The Shih Tzu has been around for a long time. The Shih
Tzu was bred to sit around the palace of the Emperor of
China and bark when people or animals approached: this
is allegedly to alert people to the presence of unwanted
visitors. It is believed that this ornamental breed was
created by breeding the Bei-jing gou (Pekingese) with
a Tibetan dog breed, the Lhasa Apso. Recent DNA analysis
confirms that this is one of the oldest breeds of dog.
The Shih Tzu is also known as the Chinese/Tibetan Lion
Dog or the Chrysanthemum Dog. It is called the chrysanthemum
dog because its face looks very much like the flower.
In 1994, the Shih Tzu became the 12th most popular breed
of dog in the AKC's 139 breeds with more than 37,000 new
The Imperial Shih Tzu or Shih Tzu breed or lion dog is
characterized by its long, flowing double coat; sturdy
build; intelligence; and a friendly, lively attitude.
In breeding all coat colors are allowed. The Shih Tzu's
hair can be styled either in a short summer cut, or kept
long as is compulsory for conformation shows. Although
Shih Tzu owners do not generally find fur on furniture
or cloths, they do shed small amounts of fur and are a
hypoallergenic pet. The shedded hairs are usually trapped
in the Shih Tzu's dense undercoat until the Shih Tzu starts
to do activities that involve a lot of movement (e.g.
The AKC Shih Tzu breed standard calls for
the dog to have a short snout, large eyes, and a palm-like
tail that waves above its torso. The ideal Shih Tzu to
some is height at withers is 9 to 10 1/2 inches. The dog
should stand no less than 8 inches and not more than 11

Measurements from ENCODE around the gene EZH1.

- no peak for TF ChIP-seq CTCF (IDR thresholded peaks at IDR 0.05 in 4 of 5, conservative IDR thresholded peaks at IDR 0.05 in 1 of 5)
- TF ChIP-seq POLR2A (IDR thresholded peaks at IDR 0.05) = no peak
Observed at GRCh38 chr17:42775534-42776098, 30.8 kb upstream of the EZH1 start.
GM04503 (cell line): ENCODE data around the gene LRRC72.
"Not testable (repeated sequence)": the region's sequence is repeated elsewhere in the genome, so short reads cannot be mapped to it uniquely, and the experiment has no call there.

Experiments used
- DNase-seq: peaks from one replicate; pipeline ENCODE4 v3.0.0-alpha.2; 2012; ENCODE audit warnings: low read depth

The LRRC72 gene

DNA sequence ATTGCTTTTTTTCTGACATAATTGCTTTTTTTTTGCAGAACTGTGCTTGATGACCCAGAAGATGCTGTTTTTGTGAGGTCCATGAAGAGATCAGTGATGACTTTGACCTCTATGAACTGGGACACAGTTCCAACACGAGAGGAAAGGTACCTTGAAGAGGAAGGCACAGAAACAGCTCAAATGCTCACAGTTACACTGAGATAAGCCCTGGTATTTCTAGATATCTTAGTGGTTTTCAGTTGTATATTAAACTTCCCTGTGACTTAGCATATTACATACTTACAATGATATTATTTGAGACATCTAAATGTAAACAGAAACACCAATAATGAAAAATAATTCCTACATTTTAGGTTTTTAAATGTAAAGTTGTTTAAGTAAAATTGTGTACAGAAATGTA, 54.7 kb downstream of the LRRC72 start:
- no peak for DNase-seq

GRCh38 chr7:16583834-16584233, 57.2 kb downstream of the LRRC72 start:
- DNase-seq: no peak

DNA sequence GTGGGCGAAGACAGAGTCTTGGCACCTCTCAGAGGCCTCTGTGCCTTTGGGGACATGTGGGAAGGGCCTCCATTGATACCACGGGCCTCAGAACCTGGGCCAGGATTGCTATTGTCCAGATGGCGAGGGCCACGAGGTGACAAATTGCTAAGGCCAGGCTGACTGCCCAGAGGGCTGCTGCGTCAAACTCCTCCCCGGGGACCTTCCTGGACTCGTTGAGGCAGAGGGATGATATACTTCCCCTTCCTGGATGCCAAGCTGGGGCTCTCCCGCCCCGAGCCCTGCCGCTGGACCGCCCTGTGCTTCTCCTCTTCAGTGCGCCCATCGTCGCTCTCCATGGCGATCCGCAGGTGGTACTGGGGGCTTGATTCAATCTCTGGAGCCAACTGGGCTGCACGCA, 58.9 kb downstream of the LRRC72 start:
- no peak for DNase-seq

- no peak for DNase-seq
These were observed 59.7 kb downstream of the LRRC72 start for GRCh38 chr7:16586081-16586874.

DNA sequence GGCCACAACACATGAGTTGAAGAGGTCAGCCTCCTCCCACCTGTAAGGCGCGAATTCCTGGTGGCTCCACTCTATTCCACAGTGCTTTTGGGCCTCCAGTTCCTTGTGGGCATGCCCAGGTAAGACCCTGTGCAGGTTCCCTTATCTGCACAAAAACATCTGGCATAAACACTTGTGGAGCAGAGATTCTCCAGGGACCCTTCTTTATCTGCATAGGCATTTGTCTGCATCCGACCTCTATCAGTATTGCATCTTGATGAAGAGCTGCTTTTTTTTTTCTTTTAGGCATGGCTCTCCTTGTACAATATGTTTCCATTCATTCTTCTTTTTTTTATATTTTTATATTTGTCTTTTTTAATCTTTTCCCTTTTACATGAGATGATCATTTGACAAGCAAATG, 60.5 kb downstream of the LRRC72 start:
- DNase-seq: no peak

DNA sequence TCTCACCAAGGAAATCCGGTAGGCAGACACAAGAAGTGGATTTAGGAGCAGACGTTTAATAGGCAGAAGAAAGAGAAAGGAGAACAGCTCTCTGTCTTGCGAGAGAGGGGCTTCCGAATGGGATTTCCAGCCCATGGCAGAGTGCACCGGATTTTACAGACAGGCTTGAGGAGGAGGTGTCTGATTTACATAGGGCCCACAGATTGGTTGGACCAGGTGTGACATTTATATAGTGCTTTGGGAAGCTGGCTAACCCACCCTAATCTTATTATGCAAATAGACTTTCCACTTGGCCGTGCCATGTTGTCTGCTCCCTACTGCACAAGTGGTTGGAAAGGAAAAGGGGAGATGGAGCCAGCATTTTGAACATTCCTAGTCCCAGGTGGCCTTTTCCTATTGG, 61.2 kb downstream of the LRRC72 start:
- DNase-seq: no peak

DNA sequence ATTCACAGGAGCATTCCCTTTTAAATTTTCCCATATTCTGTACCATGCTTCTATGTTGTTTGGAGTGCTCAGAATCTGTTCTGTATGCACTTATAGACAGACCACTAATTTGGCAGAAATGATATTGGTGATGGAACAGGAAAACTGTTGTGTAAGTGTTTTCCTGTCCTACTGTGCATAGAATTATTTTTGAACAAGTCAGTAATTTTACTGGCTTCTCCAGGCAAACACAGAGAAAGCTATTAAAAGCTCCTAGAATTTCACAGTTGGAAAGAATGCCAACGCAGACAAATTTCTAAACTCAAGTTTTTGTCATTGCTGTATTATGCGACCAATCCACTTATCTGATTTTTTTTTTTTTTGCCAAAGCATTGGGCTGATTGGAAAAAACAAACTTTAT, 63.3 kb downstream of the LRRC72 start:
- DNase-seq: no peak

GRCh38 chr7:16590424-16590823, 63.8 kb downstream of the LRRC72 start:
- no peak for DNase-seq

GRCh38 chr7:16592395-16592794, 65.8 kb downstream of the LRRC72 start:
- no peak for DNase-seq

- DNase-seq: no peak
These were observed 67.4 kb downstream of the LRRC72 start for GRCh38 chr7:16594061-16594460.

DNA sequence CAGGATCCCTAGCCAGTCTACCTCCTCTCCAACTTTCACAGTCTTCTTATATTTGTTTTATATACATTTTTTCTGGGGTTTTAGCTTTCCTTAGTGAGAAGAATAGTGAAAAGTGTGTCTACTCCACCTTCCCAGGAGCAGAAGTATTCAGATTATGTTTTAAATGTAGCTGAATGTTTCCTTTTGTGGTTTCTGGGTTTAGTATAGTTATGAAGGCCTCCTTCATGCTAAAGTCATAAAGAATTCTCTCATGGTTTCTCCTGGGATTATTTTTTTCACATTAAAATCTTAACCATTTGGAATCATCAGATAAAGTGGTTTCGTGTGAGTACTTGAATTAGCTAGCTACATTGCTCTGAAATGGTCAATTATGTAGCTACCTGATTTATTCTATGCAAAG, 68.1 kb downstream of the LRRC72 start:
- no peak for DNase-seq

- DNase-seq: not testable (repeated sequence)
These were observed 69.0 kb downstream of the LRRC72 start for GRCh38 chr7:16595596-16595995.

inches tall. The Shih Tzu should never be so high stationed
as to appear leggy, nor so low stationed as to appear
dumpy or squatty. Regardless of size or gender, the Shih
Tzu should always be solid and compact, and carry good
weight and substance for its size range.
James E. Mumford described the breed in
an American Shih Tzu magazine, giving a picture of the
versatile character of the Shih Tzu: "Nobody knows
how the Ancient Eunuchs managed to mix together…And
now here comes the recipe: A dash of lion, several teaspoons
of rabbit, a couple of ounces of domestic cat, one part
court jester, a dash of ballerina, a pinch of old man
(Chinese), a bit of beggar, a tablespoon of monkey, one
part baby seal, a dash of teddy bear and the rest dogs
of Tibetan and Chinese origin."
When the Dowager Empress took over control of the breeding
of Imperials from the Temple Eunuchs she changed the Eunuchs
preferred size range of 3-7 pounds dogs to 7-10 pound
range. This change was not natural to the breed due to
the gene called insulinlike growth factor 1 (IGF-1). The
genetic quirk, called a haplotype, is found in all small
breeds and is the reason Imperials were so small in size.
Due to its popularity the Shih Tzu has been a trend by
many breeders of Shih Tzu to go back to the original and
parent sizes of the breed. This practice is growing because
of the demand for smaller easier to carry dogs the cidclub.com
prefers the original variation of the breed Called "
Imperial Shih Tzu 'or the “Chinese Imperial Dog.
To this day The American Shih Tzu standard requires them
to weigh 9 to 16 pounds which is much larger than the
original the eunuchs preferred and larger than the Dowager